Delay upon delay upon delay

By Chris Ames - Last updated: Sunday, September 14, 2014

by Chris Ames

The Independent reports that:

The Chilcot inquiry into the Iraq war is still making fresh requests for the release of classified government papers, suggesting that its report is unlikely to be published before the general election.

Government sources say Sir John Chilcot and his team are still filing a “steady stream” of requests asking civil servants to declassify documents that he wants to quote in his report – meaning it is still being written.

While there is an element of speculation here, the absolutely concrete aspect of the story is that:

A spokesman for the inquiry confirmed yesterday that the process of Maxwellisation, whereby Sir John will warn those he intends to criticise, has not started.

We are back to wondering whether the issue of getting clearance to publish certain documents was a smokescreen for the Inquiry’s own inability to complete the report. It’s not clear whose speculation, or excuse, this is…

One senior source suggested the inquiry chairman may also be having to balance the views of different members of his panel which may be contributing to the delay.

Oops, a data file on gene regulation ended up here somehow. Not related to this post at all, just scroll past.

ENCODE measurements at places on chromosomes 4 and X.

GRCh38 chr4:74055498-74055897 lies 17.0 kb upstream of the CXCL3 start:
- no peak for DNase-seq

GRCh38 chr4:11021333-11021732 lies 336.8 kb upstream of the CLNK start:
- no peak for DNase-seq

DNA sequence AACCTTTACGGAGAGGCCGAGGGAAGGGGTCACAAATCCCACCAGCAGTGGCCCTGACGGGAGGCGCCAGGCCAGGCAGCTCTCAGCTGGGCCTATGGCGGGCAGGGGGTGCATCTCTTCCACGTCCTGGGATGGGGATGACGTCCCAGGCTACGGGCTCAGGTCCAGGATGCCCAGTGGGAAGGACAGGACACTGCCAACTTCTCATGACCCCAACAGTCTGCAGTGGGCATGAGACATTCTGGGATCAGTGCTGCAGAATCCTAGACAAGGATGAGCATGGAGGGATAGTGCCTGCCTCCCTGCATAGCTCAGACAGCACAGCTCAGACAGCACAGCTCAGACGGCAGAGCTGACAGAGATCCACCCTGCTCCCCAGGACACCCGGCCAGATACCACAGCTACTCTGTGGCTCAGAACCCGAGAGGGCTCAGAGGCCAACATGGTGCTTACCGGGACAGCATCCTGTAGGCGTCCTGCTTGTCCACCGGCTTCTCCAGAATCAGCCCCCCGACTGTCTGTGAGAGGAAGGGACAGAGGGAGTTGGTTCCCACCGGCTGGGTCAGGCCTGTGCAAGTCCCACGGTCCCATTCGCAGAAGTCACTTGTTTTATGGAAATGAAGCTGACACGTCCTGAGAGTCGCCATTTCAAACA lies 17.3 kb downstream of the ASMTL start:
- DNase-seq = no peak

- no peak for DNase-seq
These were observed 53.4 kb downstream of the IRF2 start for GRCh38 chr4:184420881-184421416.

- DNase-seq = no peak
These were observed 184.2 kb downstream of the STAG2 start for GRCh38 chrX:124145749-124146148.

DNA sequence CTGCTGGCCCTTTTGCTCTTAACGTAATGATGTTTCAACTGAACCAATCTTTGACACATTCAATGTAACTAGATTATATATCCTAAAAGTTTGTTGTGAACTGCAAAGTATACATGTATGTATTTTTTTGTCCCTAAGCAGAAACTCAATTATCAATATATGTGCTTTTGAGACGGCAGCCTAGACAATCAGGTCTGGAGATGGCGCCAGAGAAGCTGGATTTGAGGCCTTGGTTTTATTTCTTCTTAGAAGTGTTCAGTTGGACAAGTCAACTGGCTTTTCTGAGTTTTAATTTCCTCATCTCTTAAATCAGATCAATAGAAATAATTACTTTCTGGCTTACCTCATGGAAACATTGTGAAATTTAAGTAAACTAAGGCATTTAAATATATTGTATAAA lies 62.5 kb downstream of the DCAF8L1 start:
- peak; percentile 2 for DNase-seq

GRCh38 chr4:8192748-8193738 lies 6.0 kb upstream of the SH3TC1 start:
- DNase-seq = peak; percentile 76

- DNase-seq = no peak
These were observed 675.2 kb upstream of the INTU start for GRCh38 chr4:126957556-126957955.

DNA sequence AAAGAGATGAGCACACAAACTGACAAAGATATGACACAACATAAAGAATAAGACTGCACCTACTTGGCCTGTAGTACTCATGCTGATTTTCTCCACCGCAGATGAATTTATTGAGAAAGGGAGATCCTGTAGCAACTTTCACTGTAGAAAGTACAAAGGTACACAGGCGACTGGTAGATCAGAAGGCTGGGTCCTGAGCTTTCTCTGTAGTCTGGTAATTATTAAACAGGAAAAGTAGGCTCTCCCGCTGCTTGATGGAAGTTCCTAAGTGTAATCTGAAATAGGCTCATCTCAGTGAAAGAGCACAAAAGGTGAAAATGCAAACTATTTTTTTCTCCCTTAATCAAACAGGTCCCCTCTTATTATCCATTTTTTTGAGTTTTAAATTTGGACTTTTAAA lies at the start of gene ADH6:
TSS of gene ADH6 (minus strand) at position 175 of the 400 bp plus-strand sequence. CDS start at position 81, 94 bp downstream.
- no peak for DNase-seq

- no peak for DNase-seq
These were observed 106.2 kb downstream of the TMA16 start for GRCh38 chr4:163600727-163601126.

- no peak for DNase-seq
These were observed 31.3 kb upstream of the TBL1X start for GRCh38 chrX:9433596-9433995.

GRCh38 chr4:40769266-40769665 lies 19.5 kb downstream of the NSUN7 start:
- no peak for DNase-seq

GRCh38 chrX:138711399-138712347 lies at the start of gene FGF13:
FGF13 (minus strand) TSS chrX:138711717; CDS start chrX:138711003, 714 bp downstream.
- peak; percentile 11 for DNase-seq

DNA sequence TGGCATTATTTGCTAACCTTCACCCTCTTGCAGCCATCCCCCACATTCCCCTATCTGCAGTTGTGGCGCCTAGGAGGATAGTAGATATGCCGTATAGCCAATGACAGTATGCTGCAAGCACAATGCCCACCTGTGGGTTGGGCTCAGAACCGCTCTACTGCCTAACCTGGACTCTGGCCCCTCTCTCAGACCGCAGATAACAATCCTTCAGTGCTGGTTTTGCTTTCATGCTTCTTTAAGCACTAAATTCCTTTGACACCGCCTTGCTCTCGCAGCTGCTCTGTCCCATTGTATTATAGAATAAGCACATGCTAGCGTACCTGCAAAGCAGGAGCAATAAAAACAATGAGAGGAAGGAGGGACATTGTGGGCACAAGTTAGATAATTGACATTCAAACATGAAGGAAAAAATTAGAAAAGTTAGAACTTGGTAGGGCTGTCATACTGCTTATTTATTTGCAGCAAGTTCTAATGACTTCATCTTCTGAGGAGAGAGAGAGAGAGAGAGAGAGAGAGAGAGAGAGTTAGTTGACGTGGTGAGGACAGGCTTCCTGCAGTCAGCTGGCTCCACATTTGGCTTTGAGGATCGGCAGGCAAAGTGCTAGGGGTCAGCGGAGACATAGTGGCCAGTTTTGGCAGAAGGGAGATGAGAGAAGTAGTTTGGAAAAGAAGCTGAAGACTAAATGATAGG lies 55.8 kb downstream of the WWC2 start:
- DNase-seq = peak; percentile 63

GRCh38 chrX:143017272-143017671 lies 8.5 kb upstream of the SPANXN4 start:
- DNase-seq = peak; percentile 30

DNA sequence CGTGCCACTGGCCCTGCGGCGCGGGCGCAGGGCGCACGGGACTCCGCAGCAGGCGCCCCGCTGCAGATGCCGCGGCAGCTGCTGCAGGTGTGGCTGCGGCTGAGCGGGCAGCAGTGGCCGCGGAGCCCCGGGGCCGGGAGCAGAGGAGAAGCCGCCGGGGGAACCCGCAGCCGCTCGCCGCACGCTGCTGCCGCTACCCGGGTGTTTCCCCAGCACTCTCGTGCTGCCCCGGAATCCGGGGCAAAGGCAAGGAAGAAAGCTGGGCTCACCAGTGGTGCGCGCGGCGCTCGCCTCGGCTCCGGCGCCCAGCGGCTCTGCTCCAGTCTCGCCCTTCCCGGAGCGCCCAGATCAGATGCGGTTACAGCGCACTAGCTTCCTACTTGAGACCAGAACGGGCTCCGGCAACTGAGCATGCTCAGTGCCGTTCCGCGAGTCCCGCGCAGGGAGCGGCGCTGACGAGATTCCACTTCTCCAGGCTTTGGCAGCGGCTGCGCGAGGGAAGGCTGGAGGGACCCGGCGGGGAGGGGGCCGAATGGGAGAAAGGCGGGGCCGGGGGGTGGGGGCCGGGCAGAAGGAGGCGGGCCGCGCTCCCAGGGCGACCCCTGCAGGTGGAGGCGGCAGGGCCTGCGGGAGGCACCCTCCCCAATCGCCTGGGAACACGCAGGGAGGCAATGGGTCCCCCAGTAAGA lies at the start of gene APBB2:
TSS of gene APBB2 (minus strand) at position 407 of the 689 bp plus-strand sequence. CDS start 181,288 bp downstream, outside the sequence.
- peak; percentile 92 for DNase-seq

… but it is potentially worrying. The Butler Inquiry pulled its punches because Tony Blair planted Ann Taylor on the panel and she argued strongly for its report to be watered down. We should not forget of course that all members of the Inquiry were appointed by the Labour government.


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No cover-up, says Blair aide

By Chris Ames - Last updated: Tuesday, September 9, 2014

By Chris Ames

The BBC reports Cabinet Secretary Jeremy Heywood’s appearance before the Commons Public Administration Committee.

 The Iraq Inquiry report will “not be a cover-up in any shape or form”, the UK’s top civil servant has insisted.

Sir Jeremy Heywood told MPs that the report would be “more transparent” than people were expecting and would include material that would not normally be disclosed “in a million years”.

But then Heywood, who was Tony Blair’s Principal Private Secretary at the time of the invasion, tried to play down the extent to which disagreement over what could be published has delayed the report so perhaps we are back to, well he would say that, wouldn’t he?

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Concealment upon concealment upon concealment

By Chris Ames - Last updated: Thursday, August 7, 2014

by Chris Ames

I wrote on Monday about the Foreign Office’s refusal to release documents I had identified and requested under the Freedom of Information Act, on the grounds the the Iraq Inquiry will publish them, eventually. Looking at the documents and the context, you can see why the Inquiry thinks they are significant.